The AUTONOMOUS_TRANSACTION pragma marks a routine as autonomous; that is, independent of the main transaction.

In this context, a routine is one of the following:

  • Top-level (not nested) anonymous PL/SQL block

  • Standalone, packaged, or nested subprogram

  • Method of a SQL object type

  • Database trigger

When an autonomous routine is invoked, the main transaction is suspended. The autonomous transaction is fully independent of the main transaction: they share no locks, resources, or commit dependencies. The autonomous transaction does not affect the main transaction.

Changes made by an autonomous transaction become visible to other transactions when the autonomous transaction commits. They become visible to the main transaction when it resumes only if its isolation level is READ COMMITTED (the default).


autonomous_transaction_pragma ::=

Description of the illustration auto_trans_pragma.gif

Keyword and Parameter Descriptions


Signifies that the statement is a pragma (compiler directive). Pragmas are processed at compile time, not at run time. They pass information to the compiler.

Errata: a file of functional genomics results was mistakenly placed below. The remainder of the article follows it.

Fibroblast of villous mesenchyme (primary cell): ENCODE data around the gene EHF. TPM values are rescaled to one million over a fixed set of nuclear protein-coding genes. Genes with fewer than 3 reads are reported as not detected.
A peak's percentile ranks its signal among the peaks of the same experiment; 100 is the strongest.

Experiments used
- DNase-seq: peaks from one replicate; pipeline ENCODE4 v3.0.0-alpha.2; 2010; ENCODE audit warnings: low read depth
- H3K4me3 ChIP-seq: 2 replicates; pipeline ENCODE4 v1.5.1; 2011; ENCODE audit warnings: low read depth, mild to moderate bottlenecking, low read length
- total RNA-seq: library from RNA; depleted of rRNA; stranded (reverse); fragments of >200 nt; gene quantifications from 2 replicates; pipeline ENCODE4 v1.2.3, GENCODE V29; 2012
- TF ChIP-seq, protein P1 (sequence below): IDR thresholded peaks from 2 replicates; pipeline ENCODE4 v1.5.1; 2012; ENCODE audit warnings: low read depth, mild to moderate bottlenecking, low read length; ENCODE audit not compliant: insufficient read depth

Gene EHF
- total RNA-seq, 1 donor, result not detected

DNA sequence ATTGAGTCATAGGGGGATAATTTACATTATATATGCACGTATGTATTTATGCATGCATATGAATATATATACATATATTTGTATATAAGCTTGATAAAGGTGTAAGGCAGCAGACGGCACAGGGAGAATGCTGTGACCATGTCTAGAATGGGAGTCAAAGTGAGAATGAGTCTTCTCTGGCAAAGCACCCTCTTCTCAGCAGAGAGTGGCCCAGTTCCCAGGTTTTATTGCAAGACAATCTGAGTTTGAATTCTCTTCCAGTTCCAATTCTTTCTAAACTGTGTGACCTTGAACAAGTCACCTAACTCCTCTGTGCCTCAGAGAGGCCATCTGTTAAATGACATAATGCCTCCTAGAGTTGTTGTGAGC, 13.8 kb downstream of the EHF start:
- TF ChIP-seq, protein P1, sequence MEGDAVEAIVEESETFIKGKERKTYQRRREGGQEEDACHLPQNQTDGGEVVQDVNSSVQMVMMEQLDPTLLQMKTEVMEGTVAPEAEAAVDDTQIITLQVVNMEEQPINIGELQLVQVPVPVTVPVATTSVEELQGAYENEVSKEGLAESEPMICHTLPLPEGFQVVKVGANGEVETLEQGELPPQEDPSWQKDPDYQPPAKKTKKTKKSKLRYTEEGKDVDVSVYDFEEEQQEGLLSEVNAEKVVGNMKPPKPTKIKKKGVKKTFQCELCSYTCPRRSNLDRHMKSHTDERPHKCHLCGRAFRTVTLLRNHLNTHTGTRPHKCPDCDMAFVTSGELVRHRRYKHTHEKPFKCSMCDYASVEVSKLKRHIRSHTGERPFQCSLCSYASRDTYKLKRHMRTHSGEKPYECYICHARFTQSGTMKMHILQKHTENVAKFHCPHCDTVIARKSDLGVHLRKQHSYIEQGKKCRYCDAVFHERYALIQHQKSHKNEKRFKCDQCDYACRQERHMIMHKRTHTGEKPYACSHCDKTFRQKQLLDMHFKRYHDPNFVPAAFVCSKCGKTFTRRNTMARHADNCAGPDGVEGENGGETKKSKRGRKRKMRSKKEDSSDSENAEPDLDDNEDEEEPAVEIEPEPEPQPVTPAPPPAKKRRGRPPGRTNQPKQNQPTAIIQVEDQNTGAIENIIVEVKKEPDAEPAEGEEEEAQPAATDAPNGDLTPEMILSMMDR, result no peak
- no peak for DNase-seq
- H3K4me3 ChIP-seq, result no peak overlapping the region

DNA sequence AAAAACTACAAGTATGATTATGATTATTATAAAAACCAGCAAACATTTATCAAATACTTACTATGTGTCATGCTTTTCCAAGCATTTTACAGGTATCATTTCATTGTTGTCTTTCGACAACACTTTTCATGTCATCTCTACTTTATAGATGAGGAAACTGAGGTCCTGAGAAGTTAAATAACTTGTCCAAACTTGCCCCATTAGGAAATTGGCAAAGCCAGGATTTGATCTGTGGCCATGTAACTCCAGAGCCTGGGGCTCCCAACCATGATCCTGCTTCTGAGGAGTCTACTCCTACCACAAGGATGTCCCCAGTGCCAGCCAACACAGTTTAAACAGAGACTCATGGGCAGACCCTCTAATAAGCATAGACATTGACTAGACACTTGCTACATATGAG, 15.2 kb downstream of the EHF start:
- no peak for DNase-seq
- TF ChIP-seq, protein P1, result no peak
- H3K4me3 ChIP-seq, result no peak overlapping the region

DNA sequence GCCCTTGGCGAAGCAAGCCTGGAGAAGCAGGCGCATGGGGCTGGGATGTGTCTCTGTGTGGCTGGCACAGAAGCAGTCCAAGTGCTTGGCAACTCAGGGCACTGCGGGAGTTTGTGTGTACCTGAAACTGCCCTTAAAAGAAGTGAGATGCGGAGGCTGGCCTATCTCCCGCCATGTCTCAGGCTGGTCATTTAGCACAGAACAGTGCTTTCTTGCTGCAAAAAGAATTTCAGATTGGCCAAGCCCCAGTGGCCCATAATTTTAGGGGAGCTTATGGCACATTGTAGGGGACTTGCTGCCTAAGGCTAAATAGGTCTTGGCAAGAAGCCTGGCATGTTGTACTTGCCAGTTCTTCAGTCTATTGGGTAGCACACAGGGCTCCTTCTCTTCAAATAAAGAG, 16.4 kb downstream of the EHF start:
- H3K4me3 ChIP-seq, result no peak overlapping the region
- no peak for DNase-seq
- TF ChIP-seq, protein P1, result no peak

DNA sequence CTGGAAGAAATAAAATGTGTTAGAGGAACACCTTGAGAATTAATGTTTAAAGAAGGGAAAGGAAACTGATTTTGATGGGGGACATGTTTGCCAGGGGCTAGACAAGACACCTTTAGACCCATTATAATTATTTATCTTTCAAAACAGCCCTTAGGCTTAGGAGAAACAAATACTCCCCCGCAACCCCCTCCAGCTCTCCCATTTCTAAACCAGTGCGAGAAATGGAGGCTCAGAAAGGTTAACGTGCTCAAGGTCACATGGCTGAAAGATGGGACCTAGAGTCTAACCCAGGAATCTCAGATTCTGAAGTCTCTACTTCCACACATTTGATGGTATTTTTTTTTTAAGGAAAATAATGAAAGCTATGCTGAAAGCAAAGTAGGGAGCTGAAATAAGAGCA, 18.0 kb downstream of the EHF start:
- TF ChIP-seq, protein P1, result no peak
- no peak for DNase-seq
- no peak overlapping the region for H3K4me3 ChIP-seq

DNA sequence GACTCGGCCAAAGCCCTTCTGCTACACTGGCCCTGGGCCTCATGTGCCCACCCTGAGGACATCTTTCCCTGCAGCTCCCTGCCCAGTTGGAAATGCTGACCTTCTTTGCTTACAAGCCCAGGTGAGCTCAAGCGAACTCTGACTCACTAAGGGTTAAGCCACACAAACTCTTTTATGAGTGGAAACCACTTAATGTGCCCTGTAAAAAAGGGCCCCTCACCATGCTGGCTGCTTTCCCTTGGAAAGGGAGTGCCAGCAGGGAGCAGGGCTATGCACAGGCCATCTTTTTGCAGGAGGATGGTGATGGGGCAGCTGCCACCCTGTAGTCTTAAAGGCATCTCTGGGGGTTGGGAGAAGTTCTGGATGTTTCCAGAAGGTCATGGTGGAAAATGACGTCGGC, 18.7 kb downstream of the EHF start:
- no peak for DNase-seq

Signifies that the routine is autonomous.

Usage Notes

You cannot apply this pragma to an entire package, but you can apply it to each subprogram in a package.

You cannot apply this pragma to an entire an object type, but you can apply it to each method of a SQL object type.

Unlike an ordinary trigger, an autonomous trigger can contain transaction control statements, such as COMMIT and ROLLBACK, and can issue DDL statements (such as CREATE and DROP) through the EXECUTE IMMEDIATE statement.

In the main transaction, rolling back to a savepoint located before the call to the autonomous subprogram does not roll back the autonomous transaction. Remember, autonomous transactions are fully independent of the main transaction.

If an autonomous transaction attempts to access a resource held by the main transaction (which cannot resume until the autonomous routine exits), a deadlock can occur. The database raises an exception in the autonomous transaction, which is rolled back if the exception goes unhandled.

If you try to exit an active autonomous transaction without committing or rolling back, the database raises an exception. If the exception goes unhandled, or if the transaction ends because of some other unhandled exception, the transaction is rolled back.

You cannot execute a PIPE ROW statement in your autonomous routine while your autonomous transaction is open. You must close the autonomous transaction before executing the PIPE ROW statement. This is normally accomplished by committing or rolling back the autonomous transaction before executing the PIPE ROW statement.


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